"Beer is on special! Buy one...get one!"
"If you can't catch a ball, catch a buzz!"
"You can't drink all day if you don't get started now!"
Those are the marquee lines from Chad Stypmann, a 36-year-old beer salesman at the Toronto Blue Jays spring training park in Dunedin, Florida.
The lines are easy to remember for anyone who's been down to watch the Jays in Dunedin, because Stypmann repeats them all game in a booming, baritone voice.
This year, his 15th at Jays' spring training games, he's looking for more pitches to get more customers. He's even soliciting lines on his Instagram account.
It all began when Stypmann went to a game and saw first-hand the beer salesmen at the stadium. "These beer vendors have no pizzaz," he said to his companion. "More umph!"
He bet his friend that in one shift he could sell what two of the vendors could sell combined. He won the bet. "That's all she wrote!" said the beer guy.
He's now a voice actor, who sings Take Me Out To The Ball Game during the 7th inning stretch.
Spring training begins
As the Jays face off against the Philadelphia Phillies in Dunedin, Stypmann said the first game of the season is like a homecoming. "I see a lot of familiar faces," he said.
Even if he doesn't get a new line, he has his core fans in the Dunedin stands. He said Jays fans are regulars in south Florida, both because of the Jays popularity and because spring training falls on March break.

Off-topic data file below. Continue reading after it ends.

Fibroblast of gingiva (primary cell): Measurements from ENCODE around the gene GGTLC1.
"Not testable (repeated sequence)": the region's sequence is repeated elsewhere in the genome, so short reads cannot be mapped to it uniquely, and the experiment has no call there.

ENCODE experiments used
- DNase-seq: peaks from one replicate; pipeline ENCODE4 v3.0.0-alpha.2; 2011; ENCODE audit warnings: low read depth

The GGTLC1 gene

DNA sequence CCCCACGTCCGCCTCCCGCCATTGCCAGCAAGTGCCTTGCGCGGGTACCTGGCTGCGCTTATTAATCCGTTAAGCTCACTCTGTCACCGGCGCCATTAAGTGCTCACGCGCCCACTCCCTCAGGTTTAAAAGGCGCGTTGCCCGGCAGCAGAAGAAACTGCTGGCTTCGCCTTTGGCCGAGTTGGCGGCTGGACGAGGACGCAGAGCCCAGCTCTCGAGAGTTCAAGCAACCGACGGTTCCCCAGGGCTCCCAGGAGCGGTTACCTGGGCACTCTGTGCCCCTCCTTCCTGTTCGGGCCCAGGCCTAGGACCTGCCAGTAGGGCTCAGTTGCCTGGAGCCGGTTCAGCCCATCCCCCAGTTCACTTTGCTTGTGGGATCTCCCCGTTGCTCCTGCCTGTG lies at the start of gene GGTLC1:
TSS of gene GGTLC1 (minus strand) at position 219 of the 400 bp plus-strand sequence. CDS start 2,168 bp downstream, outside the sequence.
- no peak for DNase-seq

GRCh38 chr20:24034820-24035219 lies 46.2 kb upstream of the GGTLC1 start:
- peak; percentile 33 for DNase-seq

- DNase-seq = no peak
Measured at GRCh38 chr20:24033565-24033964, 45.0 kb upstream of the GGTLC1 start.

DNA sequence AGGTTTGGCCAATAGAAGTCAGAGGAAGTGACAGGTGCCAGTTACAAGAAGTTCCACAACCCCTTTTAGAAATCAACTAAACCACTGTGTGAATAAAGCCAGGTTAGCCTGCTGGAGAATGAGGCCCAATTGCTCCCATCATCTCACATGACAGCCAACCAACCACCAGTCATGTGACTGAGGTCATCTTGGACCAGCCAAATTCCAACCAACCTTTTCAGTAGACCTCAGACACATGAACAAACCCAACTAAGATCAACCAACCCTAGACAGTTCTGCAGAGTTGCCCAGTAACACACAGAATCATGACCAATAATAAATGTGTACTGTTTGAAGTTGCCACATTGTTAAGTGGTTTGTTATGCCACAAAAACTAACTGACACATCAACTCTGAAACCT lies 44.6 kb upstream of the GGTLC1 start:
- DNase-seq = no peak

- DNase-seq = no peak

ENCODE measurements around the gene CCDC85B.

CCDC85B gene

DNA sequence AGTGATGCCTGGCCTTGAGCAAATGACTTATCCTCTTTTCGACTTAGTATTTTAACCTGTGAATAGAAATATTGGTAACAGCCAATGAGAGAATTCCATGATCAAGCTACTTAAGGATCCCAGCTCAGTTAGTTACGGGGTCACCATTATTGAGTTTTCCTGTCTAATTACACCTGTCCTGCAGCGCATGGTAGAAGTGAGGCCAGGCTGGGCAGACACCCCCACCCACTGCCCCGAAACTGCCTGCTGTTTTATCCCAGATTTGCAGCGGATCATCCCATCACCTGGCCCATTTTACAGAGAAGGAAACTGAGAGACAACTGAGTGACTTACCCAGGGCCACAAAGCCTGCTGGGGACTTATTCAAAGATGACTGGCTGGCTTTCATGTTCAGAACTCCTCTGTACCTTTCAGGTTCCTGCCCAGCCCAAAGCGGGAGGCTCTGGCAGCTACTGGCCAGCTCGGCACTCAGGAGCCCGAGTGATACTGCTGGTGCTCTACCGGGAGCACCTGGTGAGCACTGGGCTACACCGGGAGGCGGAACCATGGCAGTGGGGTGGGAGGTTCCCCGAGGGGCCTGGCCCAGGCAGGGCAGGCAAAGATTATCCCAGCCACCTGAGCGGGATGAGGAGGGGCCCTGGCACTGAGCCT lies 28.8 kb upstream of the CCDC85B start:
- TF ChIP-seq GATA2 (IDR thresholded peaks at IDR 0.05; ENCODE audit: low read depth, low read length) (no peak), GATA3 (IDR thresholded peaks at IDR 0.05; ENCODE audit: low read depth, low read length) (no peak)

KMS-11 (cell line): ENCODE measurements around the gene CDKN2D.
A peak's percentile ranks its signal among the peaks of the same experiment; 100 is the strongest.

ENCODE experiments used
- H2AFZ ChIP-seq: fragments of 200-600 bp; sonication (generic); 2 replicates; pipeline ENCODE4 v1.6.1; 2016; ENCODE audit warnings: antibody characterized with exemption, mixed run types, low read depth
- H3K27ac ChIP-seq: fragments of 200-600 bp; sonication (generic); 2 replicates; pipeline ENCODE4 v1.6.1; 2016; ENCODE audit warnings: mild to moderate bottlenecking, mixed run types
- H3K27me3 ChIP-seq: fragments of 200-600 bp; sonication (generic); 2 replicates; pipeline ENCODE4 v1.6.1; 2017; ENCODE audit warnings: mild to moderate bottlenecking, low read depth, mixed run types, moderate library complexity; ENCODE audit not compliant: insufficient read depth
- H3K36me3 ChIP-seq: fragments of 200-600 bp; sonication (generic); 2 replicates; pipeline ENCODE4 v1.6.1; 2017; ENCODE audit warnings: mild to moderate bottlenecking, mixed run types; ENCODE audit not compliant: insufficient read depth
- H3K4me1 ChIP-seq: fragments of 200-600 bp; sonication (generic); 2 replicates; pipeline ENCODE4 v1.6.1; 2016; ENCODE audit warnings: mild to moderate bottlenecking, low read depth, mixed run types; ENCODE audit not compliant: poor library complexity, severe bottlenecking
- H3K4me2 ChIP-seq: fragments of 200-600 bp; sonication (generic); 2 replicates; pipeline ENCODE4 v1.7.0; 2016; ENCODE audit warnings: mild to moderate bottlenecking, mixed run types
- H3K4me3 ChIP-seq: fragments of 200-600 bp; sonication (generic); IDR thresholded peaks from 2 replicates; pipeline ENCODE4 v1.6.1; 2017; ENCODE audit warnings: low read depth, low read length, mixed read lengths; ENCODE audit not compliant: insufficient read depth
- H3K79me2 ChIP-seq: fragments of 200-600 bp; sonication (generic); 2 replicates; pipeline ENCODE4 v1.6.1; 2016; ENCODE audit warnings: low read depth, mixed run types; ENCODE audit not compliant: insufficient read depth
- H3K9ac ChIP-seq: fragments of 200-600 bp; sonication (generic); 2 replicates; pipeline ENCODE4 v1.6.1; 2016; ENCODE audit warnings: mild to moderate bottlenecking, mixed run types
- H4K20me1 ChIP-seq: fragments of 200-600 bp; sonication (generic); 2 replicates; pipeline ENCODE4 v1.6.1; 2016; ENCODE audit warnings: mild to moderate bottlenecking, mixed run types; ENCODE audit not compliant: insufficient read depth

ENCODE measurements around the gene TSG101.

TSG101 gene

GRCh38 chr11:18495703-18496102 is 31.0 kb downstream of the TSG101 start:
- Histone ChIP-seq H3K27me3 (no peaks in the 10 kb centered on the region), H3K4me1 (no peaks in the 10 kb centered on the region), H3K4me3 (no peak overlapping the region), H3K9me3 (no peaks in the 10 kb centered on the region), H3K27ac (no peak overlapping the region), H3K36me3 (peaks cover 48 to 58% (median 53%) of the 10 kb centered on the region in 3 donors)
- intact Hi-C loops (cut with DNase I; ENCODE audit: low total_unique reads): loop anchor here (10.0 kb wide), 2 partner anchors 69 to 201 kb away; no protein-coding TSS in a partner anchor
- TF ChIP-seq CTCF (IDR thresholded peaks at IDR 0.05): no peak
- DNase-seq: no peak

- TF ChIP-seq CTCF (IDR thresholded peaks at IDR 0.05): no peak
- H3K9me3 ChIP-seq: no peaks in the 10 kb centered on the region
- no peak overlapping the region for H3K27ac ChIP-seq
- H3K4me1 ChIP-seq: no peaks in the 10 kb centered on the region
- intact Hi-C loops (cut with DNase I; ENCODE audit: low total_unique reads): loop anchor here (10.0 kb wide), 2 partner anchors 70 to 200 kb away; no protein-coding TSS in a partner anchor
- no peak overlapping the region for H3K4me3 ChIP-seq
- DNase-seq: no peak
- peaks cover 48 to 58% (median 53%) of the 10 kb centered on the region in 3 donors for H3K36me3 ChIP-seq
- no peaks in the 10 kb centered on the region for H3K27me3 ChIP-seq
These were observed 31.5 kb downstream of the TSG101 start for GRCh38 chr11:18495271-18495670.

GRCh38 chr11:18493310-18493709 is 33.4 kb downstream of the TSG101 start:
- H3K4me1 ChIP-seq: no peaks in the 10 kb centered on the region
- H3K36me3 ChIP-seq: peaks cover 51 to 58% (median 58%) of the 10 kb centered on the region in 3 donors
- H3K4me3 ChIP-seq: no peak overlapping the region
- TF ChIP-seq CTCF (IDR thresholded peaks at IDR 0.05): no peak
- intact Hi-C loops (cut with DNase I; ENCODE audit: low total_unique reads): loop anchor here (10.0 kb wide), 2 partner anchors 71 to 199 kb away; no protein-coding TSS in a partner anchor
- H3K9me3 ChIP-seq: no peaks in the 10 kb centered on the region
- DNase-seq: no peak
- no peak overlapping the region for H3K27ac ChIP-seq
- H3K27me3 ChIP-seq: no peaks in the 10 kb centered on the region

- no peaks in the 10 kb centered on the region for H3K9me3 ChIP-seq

"I don't necessarily go down every aisle," he said. Instead, he focuses on relationships with people in the stands.
He now brings his family to the games too. He even proposed to his wife at the ballpark, while standing on top of the dugout.
He said Canadians will seek him out to get their game beers from him. Others will buy beer exclusively from him. He said he is friends with many Canadians on Facebook.
He said there is a sense of camaraderie and community in Dunedin. But even if fans are not regulars, they can find Chad the Beer Guy. The stadium only holds 5,000 people, so his loud, deep voice can carry through the stadium.
He's even taken some tips on how to appeal more to visiting Canadians. "One of the Canadians told me you have to say 'eh' to sell more beer," he said. So he started a call-and-response with Canadians by shouting "eh!" into the crowd, and fans from north of the U.S. border yell out "eh" back.
He'd like to visit Toronto sometime, and invited the Blue Jays organization to bring him up for a game. He thinks he would fit in well at the Rogers Centre.
That's because, as Stypmann can be heard saying through spring training, "baseball without beer is just baseball."